Food, medicine and energy are three of the most crucial problems we face today - and they are all protested by a common demographic.

Science tends to think on the supply side - how to feed more people, how to get energy to everyone, how to save lives - while anti-science activists promote mitigation and rationing and retreating into the past. They believe in 13th century energy that hasn't worked, like wind power, unproven herbal medicines and a food system where only the agricultural 1% will be able to eat.

The World Food Prize Foundation has, on occasion, been caught in the grip of that latter group, despite the fact that its founder, Norman Borlaug, was a progressive who was for science rather than against it. The American agronomist and 1970 Nobel laureate - 'father of the Green Revolution' - was an optimist about the future of food when the fashion of the time was Paul Ehrlich Doomsday prophecies that are still embraced by older 'cull the population' nihilists and a few younger ones who just simply dislike humanity.

The World Food Prize Foundation took an unpopular stance in the name of science integrity and are giving this year's award to three pioneers in modern food, knowing it was going to enrage a large part of the environmental base. That takes intellectual courage. Marc Van Montagu, legendary biotechnologist at Ghent University, Robert Fraley, chief technology officer at Monsanto, and Mary-Dell Chilton, founder of Syngenta Biotechnology, are all pioneers in the technology commonly known as GMOs today.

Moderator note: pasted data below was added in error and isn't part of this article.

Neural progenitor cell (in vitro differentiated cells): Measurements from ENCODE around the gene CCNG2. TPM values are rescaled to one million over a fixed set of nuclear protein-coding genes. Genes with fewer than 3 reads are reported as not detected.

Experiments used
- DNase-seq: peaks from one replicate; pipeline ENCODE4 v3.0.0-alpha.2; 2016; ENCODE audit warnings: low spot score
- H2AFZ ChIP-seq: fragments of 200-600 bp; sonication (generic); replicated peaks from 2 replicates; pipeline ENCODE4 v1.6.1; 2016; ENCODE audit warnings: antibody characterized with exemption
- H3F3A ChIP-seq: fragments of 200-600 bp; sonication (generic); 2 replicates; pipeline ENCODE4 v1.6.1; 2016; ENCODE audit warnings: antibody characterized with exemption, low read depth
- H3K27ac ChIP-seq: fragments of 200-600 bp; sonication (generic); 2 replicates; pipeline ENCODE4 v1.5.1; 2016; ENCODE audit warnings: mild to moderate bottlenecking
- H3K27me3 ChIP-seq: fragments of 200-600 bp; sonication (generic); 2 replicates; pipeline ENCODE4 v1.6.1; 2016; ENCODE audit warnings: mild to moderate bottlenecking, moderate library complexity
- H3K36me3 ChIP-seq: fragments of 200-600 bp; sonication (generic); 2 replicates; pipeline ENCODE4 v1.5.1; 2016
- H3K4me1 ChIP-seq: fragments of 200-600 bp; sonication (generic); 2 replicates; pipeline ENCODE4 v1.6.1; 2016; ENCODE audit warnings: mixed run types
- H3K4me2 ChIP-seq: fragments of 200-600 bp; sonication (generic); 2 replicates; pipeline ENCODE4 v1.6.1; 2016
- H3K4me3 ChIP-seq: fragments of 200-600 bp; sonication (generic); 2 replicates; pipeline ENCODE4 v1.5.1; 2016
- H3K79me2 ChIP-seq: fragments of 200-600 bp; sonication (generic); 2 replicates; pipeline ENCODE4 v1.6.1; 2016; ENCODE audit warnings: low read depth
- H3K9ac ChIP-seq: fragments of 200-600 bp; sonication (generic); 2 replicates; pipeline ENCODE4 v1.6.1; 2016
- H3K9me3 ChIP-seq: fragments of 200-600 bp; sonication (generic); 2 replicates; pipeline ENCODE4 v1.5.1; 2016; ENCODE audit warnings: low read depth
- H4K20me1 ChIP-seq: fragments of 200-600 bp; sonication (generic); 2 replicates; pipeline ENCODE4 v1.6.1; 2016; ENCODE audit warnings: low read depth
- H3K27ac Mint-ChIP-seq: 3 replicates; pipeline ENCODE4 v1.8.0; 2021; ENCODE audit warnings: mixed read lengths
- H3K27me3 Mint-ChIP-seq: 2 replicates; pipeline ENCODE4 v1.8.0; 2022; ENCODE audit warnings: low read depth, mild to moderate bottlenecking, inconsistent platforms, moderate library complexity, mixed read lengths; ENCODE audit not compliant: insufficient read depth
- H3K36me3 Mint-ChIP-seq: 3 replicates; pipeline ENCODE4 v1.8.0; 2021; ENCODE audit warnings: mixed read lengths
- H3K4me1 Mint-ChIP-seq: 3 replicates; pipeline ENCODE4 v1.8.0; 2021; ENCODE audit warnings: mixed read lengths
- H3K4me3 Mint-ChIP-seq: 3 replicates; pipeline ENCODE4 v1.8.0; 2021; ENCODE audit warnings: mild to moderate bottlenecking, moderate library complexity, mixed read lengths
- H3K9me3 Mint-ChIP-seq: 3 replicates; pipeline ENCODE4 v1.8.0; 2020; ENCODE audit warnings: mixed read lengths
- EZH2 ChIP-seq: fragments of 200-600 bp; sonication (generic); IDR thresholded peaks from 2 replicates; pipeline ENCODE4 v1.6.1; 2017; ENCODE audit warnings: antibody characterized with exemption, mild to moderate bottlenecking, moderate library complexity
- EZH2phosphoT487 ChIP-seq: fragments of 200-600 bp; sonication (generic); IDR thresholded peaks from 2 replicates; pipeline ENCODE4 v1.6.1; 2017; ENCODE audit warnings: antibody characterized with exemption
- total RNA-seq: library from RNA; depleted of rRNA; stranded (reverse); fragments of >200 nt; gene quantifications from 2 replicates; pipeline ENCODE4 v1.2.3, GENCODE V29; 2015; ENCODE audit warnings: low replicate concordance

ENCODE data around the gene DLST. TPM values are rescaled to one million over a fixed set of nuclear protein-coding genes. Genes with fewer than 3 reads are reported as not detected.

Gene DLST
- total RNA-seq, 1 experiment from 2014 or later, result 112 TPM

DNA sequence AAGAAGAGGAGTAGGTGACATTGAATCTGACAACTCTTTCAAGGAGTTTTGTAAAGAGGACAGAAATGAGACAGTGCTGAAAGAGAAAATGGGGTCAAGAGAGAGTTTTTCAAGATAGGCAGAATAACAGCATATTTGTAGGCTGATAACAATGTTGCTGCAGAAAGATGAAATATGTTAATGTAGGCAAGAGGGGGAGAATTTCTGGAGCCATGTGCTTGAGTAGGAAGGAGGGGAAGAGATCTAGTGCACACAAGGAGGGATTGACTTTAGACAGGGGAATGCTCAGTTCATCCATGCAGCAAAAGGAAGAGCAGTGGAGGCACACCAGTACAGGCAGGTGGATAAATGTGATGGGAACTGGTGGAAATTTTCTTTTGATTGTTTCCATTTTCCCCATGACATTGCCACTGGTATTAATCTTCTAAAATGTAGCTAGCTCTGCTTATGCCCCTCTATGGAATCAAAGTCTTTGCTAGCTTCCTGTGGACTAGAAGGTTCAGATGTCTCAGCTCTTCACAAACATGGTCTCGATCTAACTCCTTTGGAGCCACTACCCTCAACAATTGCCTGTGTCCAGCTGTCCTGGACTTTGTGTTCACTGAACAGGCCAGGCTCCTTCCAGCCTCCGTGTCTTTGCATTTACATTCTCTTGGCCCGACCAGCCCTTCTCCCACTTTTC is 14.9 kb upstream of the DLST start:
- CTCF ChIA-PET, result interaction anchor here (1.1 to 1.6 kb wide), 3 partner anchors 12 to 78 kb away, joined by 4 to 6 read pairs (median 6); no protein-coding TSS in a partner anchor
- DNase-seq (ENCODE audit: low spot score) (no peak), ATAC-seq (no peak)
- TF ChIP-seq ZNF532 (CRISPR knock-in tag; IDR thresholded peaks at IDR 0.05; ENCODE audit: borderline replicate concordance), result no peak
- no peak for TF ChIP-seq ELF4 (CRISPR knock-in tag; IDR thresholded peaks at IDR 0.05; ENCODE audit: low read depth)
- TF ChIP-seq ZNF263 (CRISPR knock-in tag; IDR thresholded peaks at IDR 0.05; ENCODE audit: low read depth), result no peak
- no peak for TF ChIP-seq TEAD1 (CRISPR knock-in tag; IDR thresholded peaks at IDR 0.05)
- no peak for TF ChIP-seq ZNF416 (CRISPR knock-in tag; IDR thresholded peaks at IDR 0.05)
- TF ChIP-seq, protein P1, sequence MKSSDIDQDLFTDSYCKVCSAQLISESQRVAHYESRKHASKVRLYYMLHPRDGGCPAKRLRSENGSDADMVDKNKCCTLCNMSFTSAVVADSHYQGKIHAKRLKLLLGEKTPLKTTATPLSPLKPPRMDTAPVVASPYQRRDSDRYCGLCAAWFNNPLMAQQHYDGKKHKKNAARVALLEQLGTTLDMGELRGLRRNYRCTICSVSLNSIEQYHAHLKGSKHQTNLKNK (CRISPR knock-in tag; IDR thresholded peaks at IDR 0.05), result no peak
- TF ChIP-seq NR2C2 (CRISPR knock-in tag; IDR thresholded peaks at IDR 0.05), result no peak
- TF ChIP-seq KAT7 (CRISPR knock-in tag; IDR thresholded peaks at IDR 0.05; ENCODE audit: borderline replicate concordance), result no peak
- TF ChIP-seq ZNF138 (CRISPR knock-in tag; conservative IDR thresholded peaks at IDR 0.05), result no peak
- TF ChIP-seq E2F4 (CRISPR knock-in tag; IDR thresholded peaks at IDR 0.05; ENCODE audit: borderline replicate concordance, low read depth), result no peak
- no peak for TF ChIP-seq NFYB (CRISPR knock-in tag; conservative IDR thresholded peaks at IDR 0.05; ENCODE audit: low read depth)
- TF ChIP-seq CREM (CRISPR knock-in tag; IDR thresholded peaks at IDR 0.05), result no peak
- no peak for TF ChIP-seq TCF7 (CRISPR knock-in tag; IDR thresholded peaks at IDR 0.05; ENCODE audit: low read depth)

Marc Van Montagu, Mary-Dell Chilton and Robert T. Fraley share the 2013 World Food Prize. Credit and link: World Food Prize Foundation

Dr. Charity Kawira Mutegi of the Kenya Agricultural Research Institute (KARI), was also named the 2013 recipient of the "Norman Borlaug Award for Field Research and Application, Endowed by the Rockefeller Foundation", for her work in combating aflatoxicosis, which results from a naturally occurring food mold and is toxic to humans.

Naturally, the weirdly named "Occupy" group ('we will protest for you') is against these demonic scientocrats bent-on-world-destruction-by-feeding-poor-people, even though 'Occupy' knows nothing at all about science or "the man who saved more lives than anyone who has ever lived."

Many other left-wing activists also turned on the foundation over this, as you might expect, declaring that the group is just handing out prizes to wealthy corporate donors - except that Borlaug liked and appreciated all three of them long before he died. Obviously, if Dr. Bonner's Magic Soap or everyone's favorite homeopath, Joe Mercola, don't like that Monsanto supports food science, they can team up with the $29 billion Big Organic industry and donate some money to the World Food Prize Foundation themselves - just like they all did when they tried to get warning labels on non-organic food in California.

If you want to really make progressive anti-science heads spin, note for them that Rachel Carson, the author of "Silent Spring", was all for GMOs as well. 

Congratulations to the recipients. Sorry, anti-science hippies.